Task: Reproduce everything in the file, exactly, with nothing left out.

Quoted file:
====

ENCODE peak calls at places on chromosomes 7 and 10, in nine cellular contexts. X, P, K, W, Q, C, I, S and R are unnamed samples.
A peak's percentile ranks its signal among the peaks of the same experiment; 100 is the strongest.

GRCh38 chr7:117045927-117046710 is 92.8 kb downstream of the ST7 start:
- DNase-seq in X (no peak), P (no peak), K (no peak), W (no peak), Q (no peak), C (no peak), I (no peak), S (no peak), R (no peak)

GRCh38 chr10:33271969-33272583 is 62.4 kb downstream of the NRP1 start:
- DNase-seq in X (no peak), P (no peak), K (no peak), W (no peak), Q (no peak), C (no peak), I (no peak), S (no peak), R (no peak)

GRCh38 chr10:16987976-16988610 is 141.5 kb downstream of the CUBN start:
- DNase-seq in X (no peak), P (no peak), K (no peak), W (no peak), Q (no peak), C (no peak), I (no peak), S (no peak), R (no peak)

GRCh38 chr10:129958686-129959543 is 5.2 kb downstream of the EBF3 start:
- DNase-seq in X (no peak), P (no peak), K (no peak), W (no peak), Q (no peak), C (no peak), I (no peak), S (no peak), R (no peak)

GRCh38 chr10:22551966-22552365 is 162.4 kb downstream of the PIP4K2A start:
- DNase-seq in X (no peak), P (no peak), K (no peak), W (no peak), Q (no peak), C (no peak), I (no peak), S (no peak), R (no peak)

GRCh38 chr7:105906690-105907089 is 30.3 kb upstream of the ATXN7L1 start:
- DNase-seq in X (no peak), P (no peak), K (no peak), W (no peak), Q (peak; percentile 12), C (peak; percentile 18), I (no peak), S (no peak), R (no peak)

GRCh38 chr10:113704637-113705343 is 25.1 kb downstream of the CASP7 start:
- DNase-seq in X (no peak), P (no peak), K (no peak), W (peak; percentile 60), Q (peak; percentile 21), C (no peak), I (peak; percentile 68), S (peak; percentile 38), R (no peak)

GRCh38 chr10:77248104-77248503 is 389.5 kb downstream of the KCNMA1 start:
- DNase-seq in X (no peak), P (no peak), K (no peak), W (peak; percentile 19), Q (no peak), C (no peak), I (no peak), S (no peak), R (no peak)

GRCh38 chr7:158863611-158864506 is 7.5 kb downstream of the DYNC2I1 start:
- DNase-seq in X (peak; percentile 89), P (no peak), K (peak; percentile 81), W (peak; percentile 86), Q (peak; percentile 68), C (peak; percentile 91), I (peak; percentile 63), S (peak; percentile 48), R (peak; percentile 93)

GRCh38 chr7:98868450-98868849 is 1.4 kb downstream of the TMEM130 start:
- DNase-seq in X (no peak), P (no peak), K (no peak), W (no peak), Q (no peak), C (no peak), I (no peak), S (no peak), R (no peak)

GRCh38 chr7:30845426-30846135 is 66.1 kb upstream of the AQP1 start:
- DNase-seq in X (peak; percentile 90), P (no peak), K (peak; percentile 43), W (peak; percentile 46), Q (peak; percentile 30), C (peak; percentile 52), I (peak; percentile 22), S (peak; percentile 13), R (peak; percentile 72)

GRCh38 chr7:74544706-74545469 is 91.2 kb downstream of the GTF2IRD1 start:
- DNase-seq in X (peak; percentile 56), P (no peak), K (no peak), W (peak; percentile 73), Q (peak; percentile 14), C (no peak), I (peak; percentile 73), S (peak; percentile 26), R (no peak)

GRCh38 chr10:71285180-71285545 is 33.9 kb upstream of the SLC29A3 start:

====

ENCODE peak calls at places on chromosomes 7 and 10, in nine cellular contexts. X, P, K, W, Q, C, I, S and R are unnamed samples.
A peak's percentile ranks its signal among the peaks of the same experiment; 100 is the strongest.

GRCh38 chr7:117045927-117046710 is 92.8 kb downstream of the ST7 start:
- DNase-seq in X (no peak), P (no peak), K (no peak), W (no peak), Q (no peak), C (no peak), I (no peak), S (no peak), R (no peak)

GRCh38 chr10:33271969-33272583 is 62.4 kb downstream of the NRP1 start:
- DNase-seq in X (no peak), P (no peak), K (no peak), W (no peak), Q (no peak), C (no peak), I (no peak), S (no peak), R (no peak)

GRCh38 chr10:16987976-16988610 is 141.5 kb downstream of the CUBN start:
- DNase-seq in X (no peak), P (no peak), K (no peak), W (no peak), Q (no peak), C (no peak), I (no peak), S (no peak), R (no peak)

GRCh38 chr10:129958686-129959543 is 5.2 kb downstream of the EBF3 start:
- DNase-seq in X (no peak), P (no peak), K (no peak), W (no peak), Q (no peak), C (no peak), I (no peak), S (no peak), R (no peak)

GRCh38 chr10:22551966-22552365 is 162.4 kb downstream of the PIP4K2A start:
- DNase-seq in X (no peak), P (no peak), K (no peak), W (no peak), Q (no peak), C (no peak), I (no peak), S (no peak), R (no peak)

GRCh38 chr7:105906690-105907089 is 30.3 kb upstream of the ATXN7L1 start:
- DNase-seq in X (no peak), P (no peak), K (no peak), W (no peak), Q (peak; percentile 12), C (peak; percentile 18), I (no peak), S (no peak), R (no peak)

GRCh38 chr10:113704637-113705343 is 25.1 kb downstream of the CASP7 start:
- DNase-seq in X (no peak), P (no peak), K (no peak), W (peak; percentile 60), Q (peak; percentile 21), C (no peak), I (peak; percentile 68), S (peak; percentile 38), R (no peak)

GRCh38 chr10:77248104-77248503 is 389.5 kb downstream of the KCNMA1 start:
- DNase-seq in X (no peak), P (no peak), K (no peak), W (peak; percentile 19), Q (no peak), C (no peak), I (no peak), S (no peak), R (no peak)

GRCh38 chr7:158863611-158864506 is 7.5 kb downstream of the DYNC2I1 start:
- DNase-seq in X (peak; percentile 89), P (no peak), K (peak; percentile 81), W (peak; percentile 86), Q (peak; percentile 68), C (peak; percentile 91), I (peak; percentile 63), S (peak; percentile 48), R (peak; percentile 93)

GRCh38 chr7:98868450-98868849 is 1.4 kb downstream of the TMEM130 start:
- DNase-seq in X (no peak), P (no peak), K (no peak), W (no peak), Q (no peak), C (no peak), I (no peak), S (no peak), R (no peak)

GRCh38 chr7:30845426-30846135 is 66.1 kb upstream of the AQP1 start:
- DNase-seq in X (peak; percentile 90), P (no peak), K (peak; percentile 43), W (peak; percentile 46), Q (peak; percentile 30), C (peak; percentile 52), I (peak; percentile 22), S (peak; percentile 13), R (peak; percentile 72)

GRCh38 chr7:74544706-74545469 is 91.2 kb downstream of the GTF2IRD1 start:
- DNase-seq in X (peak; percentile 56), P (no peak), K (no peak), W (peak; percentile 73), Q (peak; percentile 14), C (no peak), I (peak; percentile 73), S (peak; percentile 26), R (no peak)

GRCh38 chr10:71285180-71285545 is 33.9 kb upstream of the SLC29A3 start: